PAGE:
KSH: A compromise is the last chance we have here as Anglicans. Rowan Williams see this. So did the Lambeth Comission. If the Episcopal Church arrogantly arrogates to itself the competence to change the church’s teaching and practice against the mind of the Anglcian Communion and then, when called on the fact that they did so, says that they still want to be part of the family but implement the changes anyway, then what? The Episcopal Church is further arrogantly arrogating to itself the competence to implement key doctrinal change without even consulting with the rest of the Anglican family. That will eviscerate what is left of communion and create a precedent whereby any other province could take a similar step. By taking that road we end up with even less than a Federation.

SR: Efforts to turn General Convention 2006 in an Anglican Eschaton (”… seeing General Convention 2006 as the very end of the road”) echo the “sky is falling” rhetoric that has dominated the right wing discourse for these last three years.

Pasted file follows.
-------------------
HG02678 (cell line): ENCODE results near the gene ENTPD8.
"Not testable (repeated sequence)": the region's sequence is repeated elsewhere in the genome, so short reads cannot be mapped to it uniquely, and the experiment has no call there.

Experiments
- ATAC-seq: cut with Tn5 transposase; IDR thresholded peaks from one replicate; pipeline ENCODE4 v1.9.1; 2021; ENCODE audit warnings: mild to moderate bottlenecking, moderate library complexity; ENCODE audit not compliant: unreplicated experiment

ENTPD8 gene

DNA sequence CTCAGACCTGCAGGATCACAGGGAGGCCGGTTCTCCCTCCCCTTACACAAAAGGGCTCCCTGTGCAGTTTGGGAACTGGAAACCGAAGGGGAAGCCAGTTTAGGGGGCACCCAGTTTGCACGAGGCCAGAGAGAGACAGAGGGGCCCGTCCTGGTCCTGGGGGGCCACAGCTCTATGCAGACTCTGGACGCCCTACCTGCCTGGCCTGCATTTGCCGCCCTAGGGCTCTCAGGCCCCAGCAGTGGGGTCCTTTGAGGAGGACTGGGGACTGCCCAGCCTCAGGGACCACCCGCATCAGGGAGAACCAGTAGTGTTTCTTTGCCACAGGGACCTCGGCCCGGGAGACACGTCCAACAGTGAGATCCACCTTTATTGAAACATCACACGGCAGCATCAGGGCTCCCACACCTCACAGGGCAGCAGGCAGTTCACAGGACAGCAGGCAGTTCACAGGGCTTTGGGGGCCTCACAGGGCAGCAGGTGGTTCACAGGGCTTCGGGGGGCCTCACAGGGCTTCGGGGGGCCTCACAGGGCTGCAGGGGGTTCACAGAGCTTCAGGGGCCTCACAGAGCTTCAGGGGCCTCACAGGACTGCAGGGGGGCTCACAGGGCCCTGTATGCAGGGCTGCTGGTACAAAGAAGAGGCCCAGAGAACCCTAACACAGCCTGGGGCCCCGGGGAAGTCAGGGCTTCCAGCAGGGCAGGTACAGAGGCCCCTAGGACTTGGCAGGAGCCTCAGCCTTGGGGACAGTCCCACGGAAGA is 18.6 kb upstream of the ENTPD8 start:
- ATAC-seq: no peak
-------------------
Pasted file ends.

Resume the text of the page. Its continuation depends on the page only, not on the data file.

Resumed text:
KSH: This deadline comes from the Dromatine Communique, paragraph 14:

Within the ambit of the issues discussed in the Windsor Report and in order to recognise the integrity of all parties, we request that the Episcopal Church (USA) and the Anglican Church of Canada voluntarily withdraw their members from the Anglican Consultative Council for the period leading up to the next Lambeth Conference. During that same period we request that both churches respond through their relevant constitutional bodies to the questions specifically addressed to them in the Windsor Report as they consider their place within the Anglican Communion.

Indeed, a number of Episcopal leaders have repeatedly said we will have to wait until General Convention, only General Convention speaks for the whole church, and on and on. You cannot get upset about this deadline when the Primates themselves set it and then the leadership of the Episcopal Church has reinforced the importance of this specific date. The fact that there was a Special Commission set up BEFORE General Convention and then another Special Commission AT General Convention to deal with the Windsor Report furthers this understanding even more.

SR: Here is but an outline of a triennium of “end of the road” moments on a journey that is far from over: